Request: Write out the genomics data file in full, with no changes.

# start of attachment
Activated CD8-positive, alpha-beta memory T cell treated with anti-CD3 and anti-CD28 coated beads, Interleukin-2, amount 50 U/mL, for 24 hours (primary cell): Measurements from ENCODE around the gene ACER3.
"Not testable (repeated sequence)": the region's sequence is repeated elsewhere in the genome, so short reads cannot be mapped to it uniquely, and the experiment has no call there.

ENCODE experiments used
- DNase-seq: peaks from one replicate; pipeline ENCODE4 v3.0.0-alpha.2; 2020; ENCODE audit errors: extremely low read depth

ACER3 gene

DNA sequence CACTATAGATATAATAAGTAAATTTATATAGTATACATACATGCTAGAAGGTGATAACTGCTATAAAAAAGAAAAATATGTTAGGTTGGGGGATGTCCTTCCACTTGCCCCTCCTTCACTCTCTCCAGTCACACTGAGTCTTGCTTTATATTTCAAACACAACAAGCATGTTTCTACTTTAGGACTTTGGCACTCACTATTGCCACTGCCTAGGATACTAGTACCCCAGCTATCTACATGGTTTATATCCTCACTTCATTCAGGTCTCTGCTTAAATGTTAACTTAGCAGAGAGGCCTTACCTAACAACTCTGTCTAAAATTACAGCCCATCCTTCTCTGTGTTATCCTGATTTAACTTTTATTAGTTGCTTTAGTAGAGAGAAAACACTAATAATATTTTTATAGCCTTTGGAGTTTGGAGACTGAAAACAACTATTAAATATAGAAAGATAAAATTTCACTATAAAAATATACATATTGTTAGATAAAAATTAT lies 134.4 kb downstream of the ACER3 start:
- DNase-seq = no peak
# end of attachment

Activated CD8-positive, alpha-beta memory T cell treated with anti-CD3 and anti-CD28 coated beads, Interleukin-2, amount 50 U/mL, for 24 hours (primary cell): Measurements from ENCODE around the gene ACER3.
"Not testable (repeated sequence)": the region's sequence is repeated elsewhere in the genome, so short reads cannot be mapped to it uniquely, and the experiment has no call there.

ENCODE experiments used
- DNase-seq: peaks from one replicate; pipeline ENCODE4 v3.0.0-alpha.2; 2020; ENCODE audit errors: extremely low read depth

ACER3 gene

DNA sequence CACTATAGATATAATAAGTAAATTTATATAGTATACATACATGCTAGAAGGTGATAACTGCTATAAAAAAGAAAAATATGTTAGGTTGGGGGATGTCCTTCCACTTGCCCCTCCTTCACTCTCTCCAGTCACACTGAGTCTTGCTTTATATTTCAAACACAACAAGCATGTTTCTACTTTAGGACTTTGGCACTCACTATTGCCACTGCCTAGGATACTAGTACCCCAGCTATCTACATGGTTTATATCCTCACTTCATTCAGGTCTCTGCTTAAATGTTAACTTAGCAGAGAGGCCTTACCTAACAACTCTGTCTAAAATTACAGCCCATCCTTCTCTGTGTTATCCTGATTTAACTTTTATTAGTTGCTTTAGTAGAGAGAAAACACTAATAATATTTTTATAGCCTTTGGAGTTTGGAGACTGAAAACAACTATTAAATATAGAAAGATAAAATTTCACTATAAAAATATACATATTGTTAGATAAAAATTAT lies 134.4 kb downstream of the ACER3 start:
- DNase-seq = no peak